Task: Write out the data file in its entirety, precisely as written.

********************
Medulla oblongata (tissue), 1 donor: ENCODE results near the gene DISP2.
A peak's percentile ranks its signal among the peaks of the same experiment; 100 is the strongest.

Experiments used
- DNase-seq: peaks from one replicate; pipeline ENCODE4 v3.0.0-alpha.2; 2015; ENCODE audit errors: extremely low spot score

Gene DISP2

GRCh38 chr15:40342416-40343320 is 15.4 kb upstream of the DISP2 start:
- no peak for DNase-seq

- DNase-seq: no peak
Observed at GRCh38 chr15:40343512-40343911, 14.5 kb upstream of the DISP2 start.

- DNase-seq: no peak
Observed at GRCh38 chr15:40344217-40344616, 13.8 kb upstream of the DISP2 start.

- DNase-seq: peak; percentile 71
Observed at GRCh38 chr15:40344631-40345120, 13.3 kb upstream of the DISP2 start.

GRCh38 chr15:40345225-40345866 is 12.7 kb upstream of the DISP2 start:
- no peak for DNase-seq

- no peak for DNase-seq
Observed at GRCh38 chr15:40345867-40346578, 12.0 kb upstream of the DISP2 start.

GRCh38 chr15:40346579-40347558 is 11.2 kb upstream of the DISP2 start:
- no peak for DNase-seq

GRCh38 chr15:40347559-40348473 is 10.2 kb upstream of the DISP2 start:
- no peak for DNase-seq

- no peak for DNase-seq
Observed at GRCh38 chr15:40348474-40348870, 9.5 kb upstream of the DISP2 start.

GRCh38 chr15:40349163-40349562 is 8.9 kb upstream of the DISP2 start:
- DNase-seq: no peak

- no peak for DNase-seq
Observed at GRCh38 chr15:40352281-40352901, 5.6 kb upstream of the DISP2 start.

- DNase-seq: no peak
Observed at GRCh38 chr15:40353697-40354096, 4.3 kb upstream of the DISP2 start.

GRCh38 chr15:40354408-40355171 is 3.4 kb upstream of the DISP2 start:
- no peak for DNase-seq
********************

Medulla oblongata (tissue), 1 donor: ENCODE results near the gene DISP2.
A peak's percentile ranks its signal among the peaks of the same experiment; 100 is the strongest.

Experiments used
- DNase-seq: peaks from one replicate; pipeline ENCODE4 v3.0.0-alpha.2; 2015; ENCODE audit errors: extremely low spot score

Gene DISP2

GRCh38 chr15:40342416-40343320 is 15.4 kb upstream of the DISP2 start:
- no peak for DNase-seq

- DNase-seq: no peak
Observed at GRCh38 chr15:40343512-40343911, 14.5 kb upstream of the DISP2 start.

- DNase-seq: no peak
Observed at GRCh38 chr15:40344217-40344616, 13.8 kb upstream of the DISP2 start.

- DNase-seq: peak; percentile 71
Observed at GRCh38 chr15:40344631-40345120, 13.3 kb upstream of the DISP2 start.

GRCh38 chr15:40345225-40345866 is 12.7 kb upstream of the DISP2 start:
- no peak for DNase-seq

- no peak for DNase-seq
Observed at GRCh38 chr15:40345867-40346578, 12.0 kb upstream of the DISP2 start.

GRCh38 chr15:40346579-40347558 is 11.2 kb upstream of the DISP2 start:
- no peak for DNase-seq

GRCh38 chr15:40347559-40348473 is 10.2 kb upstream of the DISP2 start:
- no peak for DNase-seq

- no peak for DNase-seq
Observed at GRCh38 chr15:40348474-40348870, 9.5 kb upstream of the DISP2 start.

GRCh38 chr15:40349163-40349562 is 8.9 kb upstream of the DISP2 start:
- DNase-seq: no peak

- no peak for DNase-seq
Observed at GRCh38 chr15:40352281-40352901, 5.6 kb upstream of the DISP2 start.

- DNase-seq: no peak
Observed at GRCh38 chr15:40353697-40354096, 4.3 kb upstream of the DISP2 start.

GRCh38 chr15:40354408-40355171 is 3.4 kb upstream of the DISP2 start:
- no peak for DNase-seq